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SEC Charges Advisor With Overcharging in Wrap Fee Program

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The Securities and Exchange Commission said Thursday that it has brought an enforcement action against a Richmond, Virginia-based investment advisor for failing to properly inform clients of additional transaction costs beyond those charged in a wrap fee program.

In wrap fee programs — which have been in SEC examiners’ crosshairs — subadvisors typically use a sponsoring brokerage firm to execute their trades on behalf of clients, and the costs of those trades are included in the annual wrap fee that each client pays. 

RiverFront Investment Group disclosed to investors in Forms ADV that client trades were typically executed through the sponsoring broker so the wrap fee would cover the transaction costs. 

However, the SEC found that RiverFront actually used brokers “besides the wrap program sponsor to execute the majority of its wrap program trading, resulting in additional costs to clients for those transactions.”

While RiverFront did disclose that some “trading away” from the sponsoring broker could occur, the SEC explains, the firm inaccurately described the frequency, rendering its disclosures materially misleading.

“Investors were misled about the overall cost of selecting RiverFront to manage their portfolios,” said Sharon Binger, director of the SEC’s Philadelphia Regional Office. “Investors in wrap fee programs pay one annual fee for bundled services without expecting to pay more, so if subadvisers like RiverFront trade in a way that incurs additional costs to clients, those costs must be fully and clearly disclosed upfront so investors can make informed investment decisions.”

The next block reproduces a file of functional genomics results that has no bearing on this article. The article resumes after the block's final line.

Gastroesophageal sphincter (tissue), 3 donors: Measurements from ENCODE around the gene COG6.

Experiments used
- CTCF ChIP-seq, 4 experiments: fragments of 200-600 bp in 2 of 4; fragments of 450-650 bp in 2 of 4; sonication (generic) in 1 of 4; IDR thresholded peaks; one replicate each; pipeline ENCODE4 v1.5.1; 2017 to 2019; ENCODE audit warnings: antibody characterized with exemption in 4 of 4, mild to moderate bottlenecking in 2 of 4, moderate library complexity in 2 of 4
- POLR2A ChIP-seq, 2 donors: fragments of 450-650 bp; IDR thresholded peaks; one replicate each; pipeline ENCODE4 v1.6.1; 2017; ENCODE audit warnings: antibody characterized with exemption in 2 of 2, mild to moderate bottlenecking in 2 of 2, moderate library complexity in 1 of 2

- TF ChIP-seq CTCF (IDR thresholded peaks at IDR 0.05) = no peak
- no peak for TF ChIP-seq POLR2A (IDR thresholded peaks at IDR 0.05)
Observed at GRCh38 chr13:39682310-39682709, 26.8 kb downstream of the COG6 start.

As the SEC order states, RiverFront serves as a subadvisor to clients in various wrap fee programs created by a number of different sponsors.

In this role, RiverFront has “sole discretion” over whether to send trades to the designated broker-dealer for execution, in which case the transaction charges are covered by the wrap fee, or to send the trades to another broker-dealer in which case the client typically pays additional transaction costs charged by that broker-dealer, the SEC states.

The practice of sending trades to a nondesignated broker-dealer is referred to as “trading away” and these trades are frequently called “trade aways.”

“The extent to which a subadvisor trades away from the designated broker-dealer is relevant to a client selecting a wrap fee program because it entails additional costs to the client and could influence the client’s evaluation of the reasonableness of the wrap fee, which is often negotiable.”

RiverFront did not profit by trading away, the SEC states, and it claims to have obtained improved execution prices by doing so.

“However, when RiverFront traded away, any applicable transaction costs charged by the executing broker-dealer were passed through to clients on a per-share basis,” the SEC states. “Therefore, its clients paid millions of dollars’ worth of transaction costs charged by nondesignated broker-dealers that were not covered by the wrap fee.”

RiverFront neither admitted nor denied the SEC findings but agreed to settle the charges.

— Check out SEC Exam Chief Sends Warning on Wrap Accounts on ThinkAdvisor.


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